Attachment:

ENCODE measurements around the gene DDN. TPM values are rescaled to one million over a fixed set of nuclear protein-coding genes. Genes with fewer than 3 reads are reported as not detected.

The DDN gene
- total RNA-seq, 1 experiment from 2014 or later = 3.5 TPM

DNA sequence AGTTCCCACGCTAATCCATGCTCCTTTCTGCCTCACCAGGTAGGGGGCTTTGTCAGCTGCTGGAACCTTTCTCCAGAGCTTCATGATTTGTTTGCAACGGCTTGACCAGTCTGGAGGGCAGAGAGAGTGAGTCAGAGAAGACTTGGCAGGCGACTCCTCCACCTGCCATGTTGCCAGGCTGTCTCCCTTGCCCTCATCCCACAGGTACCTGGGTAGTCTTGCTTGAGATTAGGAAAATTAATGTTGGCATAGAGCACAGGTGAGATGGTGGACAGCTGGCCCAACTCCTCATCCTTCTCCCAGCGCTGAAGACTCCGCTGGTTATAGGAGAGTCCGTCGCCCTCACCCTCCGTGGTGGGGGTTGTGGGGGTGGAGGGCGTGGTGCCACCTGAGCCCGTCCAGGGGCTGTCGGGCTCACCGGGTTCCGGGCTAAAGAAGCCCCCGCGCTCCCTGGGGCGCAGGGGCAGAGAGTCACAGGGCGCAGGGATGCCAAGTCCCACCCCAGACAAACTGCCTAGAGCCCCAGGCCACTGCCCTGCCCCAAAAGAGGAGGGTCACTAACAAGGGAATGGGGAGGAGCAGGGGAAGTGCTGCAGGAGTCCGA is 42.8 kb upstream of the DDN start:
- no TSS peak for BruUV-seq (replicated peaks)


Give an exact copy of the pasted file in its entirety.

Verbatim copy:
ENCODE measurements around the gene DDN. TPM values are rescaled to one million over a fixed set of nuclear protein-coding genes. Genes with fewer than 3 reads are reported as not detected.

The DDN gene
- total RNA-seq, 1 experiment from 2014 or later = 3.5 TPM

DNA sequence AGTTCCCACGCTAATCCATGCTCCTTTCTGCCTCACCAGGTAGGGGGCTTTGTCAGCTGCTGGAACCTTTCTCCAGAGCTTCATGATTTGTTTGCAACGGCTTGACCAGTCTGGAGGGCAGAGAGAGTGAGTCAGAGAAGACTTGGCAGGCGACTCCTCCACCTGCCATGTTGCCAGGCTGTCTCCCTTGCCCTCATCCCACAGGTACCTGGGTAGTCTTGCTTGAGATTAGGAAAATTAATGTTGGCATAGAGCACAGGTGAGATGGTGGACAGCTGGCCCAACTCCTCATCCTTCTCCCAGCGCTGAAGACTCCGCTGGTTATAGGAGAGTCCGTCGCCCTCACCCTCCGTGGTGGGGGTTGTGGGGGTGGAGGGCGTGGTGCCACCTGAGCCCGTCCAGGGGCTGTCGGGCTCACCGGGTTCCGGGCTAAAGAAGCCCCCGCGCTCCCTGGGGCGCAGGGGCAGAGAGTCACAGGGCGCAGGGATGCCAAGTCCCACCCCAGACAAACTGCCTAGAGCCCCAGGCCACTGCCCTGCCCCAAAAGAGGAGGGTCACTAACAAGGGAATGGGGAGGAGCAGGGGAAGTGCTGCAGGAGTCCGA is 42.8 kb upstream of the DDN start:
- no TSS peak for BruUV-seq (replicated peaks)